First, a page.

What Do We Know About Location Affordability in U.S. Shrinking Cities?

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In late 2013, the Department of Housing and Urban Development (HUD) launched the Location Affordability Index (LAI) portal. Their dataset uses models to estimate typical amount households spend on housing and transportation at the block group level, and calculates “H + T Affordability,” the percent of household income spent on these items. In our previous research, we analyzed 81 shrinking cities to determine how location affordability differs across various neighborhoods. Our results suggest that households in declining neighborhoods, as compared to stable or redeveloping neighborhoods, face the greatest H + T affordability challenges in shrinking cities. Furthermore, in declining neighborhoods, virtually all of the additional affordability challenges encountered can be accounted for by differences in transportation affordability rather than housing. Since there is virtually no research to either validate or suggest bias in the LAI data, and a declining neighborhood in a shrinking city presents both a relatively common yet entirely dissimilar context to the norm, we feel that this data should be carefully calibrated to, and tested for, this setting to ensure that appropriate and efficient policy follow.

In this report, we present the results of two research phases: a strictly quantitative first stage in which the LAI is disassembled and reassembled, taking stock of assumptions, methods, and accuracy. This work finds that the LAI generally over-estimates housing costs, but more for renters and more in metropolitan areas. Estimations of transportation cost burdens are built largely from unreliable data and using models which cannot be replicated, leading us to conclude that these cost burden estimates may not be reliable. In the second research phase, which is survey-based, we gather household-level data from 12 Census tracts in Cleveland, Ohio, to estimate household housing and transportation costs and cost burdens and gain a clearer sense of budget trade-offs where costs are unaffordable. The survey results support the first research stage. The LAI over-estimates housing costs for these neighborhoods by approximately 17% and transportation costs by approximately 126%, meaning the LAI estimates for transportation are not reliable. By and large, households trade essentials, investing, and paying bills (at all or in full) to cover their costs in housing and transportation.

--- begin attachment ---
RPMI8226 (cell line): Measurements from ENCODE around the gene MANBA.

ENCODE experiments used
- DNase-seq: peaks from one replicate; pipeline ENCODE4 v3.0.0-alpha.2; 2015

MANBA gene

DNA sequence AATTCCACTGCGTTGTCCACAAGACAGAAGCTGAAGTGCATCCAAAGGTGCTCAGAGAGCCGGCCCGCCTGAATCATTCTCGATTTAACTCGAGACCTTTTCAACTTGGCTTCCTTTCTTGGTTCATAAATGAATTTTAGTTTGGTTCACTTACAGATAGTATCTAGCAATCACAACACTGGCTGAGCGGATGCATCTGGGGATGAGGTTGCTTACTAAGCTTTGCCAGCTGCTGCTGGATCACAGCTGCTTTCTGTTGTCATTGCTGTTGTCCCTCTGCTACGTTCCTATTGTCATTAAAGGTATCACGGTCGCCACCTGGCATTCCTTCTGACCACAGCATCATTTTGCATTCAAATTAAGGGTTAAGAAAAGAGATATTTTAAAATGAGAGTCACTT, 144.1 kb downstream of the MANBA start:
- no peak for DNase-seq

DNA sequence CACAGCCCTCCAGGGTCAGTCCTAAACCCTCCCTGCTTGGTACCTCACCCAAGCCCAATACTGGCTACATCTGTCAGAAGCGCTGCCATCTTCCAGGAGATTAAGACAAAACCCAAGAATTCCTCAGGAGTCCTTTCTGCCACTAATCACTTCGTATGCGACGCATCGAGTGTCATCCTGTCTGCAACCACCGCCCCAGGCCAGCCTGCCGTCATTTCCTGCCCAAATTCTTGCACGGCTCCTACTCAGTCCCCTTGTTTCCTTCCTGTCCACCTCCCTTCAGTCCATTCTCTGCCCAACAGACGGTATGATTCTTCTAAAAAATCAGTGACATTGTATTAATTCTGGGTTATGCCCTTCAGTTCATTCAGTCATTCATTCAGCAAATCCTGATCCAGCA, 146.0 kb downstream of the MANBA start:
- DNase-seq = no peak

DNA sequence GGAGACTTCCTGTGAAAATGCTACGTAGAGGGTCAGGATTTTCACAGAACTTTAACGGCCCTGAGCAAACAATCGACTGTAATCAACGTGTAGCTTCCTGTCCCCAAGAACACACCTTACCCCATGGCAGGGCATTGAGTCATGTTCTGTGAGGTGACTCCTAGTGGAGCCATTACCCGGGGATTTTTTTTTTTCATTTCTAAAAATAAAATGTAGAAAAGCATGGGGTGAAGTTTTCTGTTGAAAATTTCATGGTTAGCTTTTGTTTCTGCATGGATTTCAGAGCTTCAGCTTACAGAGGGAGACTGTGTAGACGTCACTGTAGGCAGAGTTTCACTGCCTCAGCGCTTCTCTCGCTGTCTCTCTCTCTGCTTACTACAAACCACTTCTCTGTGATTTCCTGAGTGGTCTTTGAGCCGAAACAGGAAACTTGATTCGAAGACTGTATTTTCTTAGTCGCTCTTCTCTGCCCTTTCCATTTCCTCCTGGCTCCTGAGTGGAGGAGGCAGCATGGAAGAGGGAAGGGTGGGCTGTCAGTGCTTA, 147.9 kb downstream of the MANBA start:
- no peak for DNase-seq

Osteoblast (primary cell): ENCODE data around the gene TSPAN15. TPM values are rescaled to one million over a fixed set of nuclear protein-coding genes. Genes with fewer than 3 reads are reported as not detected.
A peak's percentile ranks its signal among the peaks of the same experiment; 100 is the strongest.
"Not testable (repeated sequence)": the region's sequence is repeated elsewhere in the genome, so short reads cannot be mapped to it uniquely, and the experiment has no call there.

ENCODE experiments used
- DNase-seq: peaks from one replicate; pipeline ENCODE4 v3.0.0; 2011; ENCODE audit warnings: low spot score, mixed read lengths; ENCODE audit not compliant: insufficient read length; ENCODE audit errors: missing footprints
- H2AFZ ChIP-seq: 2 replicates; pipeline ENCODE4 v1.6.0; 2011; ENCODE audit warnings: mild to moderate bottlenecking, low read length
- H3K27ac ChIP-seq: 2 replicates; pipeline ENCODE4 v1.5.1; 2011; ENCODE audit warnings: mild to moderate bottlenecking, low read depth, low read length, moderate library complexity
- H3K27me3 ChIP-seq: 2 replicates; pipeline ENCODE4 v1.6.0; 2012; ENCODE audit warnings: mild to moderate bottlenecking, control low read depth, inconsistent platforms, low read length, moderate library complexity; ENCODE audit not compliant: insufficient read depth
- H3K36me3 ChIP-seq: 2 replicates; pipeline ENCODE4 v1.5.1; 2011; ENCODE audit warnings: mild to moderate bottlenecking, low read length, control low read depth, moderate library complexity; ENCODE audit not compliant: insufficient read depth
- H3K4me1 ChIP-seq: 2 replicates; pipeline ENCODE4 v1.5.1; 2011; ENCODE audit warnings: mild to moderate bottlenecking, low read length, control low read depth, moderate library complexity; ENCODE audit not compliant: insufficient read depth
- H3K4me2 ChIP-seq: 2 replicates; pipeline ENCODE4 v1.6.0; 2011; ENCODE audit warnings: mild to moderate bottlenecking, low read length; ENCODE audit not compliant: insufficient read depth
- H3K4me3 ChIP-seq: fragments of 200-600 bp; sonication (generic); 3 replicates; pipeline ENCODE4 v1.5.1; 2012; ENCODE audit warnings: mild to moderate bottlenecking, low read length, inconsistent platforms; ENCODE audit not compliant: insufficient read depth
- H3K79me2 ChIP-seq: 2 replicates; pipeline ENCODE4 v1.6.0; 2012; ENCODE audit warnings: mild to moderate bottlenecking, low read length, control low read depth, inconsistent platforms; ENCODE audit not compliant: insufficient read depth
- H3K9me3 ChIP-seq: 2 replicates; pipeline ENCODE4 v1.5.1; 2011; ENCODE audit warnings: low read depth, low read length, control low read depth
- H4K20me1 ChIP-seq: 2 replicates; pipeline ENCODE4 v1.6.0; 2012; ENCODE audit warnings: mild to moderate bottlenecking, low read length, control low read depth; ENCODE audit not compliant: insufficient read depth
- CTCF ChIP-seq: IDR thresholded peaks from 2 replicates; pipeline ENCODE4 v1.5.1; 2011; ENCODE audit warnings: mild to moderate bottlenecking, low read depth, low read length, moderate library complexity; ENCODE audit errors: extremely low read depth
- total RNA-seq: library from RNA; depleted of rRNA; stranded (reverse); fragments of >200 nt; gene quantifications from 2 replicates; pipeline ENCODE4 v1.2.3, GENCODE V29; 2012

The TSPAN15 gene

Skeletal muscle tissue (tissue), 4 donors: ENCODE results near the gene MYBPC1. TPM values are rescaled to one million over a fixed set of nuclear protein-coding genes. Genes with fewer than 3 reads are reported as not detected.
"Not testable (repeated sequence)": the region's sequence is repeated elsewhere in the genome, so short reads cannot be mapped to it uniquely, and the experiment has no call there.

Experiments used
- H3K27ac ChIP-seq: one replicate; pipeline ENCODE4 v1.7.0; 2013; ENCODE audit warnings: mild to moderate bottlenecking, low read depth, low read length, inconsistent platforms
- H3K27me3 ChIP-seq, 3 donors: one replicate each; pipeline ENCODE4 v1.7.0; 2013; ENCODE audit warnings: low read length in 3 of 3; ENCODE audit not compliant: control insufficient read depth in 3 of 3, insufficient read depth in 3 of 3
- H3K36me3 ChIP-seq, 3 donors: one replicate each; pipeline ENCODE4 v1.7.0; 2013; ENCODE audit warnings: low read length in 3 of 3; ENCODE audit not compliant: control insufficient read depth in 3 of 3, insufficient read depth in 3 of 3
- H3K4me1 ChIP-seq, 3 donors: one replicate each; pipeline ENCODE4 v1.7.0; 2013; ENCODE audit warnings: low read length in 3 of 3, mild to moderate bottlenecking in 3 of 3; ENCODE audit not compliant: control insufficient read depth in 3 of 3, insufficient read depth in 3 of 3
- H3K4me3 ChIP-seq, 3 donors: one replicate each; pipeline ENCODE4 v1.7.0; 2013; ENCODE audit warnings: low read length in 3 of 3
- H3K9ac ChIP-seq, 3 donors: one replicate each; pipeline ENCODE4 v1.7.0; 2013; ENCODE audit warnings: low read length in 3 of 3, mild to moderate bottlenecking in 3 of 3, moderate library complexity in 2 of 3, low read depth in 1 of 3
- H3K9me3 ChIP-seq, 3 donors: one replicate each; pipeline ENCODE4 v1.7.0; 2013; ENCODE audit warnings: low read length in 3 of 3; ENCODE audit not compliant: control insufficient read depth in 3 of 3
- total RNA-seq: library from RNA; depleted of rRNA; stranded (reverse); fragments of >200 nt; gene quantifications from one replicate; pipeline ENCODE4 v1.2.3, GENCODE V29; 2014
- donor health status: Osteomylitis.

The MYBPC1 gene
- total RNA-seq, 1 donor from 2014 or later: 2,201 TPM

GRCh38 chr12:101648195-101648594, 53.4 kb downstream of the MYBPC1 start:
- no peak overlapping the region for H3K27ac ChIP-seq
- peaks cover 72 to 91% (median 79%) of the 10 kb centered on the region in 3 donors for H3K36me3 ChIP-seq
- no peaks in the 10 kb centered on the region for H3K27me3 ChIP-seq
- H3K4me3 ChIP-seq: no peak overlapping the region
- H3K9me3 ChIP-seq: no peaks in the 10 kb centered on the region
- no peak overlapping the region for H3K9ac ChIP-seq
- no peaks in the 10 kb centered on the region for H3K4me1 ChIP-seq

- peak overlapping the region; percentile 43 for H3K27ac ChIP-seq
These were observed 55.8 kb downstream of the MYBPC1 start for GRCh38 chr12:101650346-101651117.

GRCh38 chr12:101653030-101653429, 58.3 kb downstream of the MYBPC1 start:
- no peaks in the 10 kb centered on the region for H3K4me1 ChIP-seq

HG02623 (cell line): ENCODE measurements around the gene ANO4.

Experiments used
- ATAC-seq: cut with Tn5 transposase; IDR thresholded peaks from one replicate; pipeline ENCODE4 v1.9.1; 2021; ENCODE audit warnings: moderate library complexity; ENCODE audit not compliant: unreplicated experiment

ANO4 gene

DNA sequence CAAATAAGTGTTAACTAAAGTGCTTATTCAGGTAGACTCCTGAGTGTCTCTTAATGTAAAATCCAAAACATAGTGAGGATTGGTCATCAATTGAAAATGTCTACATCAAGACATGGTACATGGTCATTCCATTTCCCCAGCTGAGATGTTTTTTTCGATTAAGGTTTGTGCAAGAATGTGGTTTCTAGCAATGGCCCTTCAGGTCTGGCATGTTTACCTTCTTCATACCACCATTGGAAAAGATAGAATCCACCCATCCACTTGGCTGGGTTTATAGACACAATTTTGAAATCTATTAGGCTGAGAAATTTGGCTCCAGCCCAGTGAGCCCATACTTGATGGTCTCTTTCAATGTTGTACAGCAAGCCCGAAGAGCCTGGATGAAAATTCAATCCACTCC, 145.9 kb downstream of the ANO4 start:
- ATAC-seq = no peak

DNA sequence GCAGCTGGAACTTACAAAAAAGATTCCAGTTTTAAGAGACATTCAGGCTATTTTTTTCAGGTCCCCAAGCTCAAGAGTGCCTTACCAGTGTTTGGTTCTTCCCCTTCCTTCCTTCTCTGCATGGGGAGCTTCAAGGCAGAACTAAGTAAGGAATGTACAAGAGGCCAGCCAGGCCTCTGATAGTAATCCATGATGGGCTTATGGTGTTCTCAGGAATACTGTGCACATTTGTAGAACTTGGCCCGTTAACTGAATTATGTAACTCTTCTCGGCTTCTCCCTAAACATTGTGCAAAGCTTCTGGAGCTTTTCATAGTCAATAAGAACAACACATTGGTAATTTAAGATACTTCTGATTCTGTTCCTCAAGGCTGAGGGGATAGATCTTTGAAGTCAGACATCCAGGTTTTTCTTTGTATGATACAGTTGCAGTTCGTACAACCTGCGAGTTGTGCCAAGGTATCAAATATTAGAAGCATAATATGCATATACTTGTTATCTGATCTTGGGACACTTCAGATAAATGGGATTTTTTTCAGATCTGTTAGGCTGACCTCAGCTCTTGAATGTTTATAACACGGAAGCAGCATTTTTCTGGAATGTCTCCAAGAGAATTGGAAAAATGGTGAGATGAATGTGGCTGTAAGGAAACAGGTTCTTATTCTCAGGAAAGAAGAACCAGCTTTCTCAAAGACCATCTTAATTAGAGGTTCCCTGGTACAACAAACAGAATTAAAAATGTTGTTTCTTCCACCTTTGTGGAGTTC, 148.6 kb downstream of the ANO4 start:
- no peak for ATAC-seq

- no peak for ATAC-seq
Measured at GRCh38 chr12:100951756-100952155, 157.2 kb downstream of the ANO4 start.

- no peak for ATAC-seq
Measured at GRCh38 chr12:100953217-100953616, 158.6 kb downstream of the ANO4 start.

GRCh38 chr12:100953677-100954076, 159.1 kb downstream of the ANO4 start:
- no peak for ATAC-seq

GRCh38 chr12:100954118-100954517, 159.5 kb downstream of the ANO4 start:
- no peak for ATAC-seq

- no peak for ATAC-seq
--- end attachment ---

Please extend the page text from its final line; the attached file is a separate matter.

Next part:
Original Citation

Ganning, J. and Tighe, J. R. What Do We Know about Location Affordability in U.S. Shrinking Cities? NITC-RR-872. Portland, OR: Transportation Research and Education Center (TREC), 2017. https://doi.org/10.15760/trec.177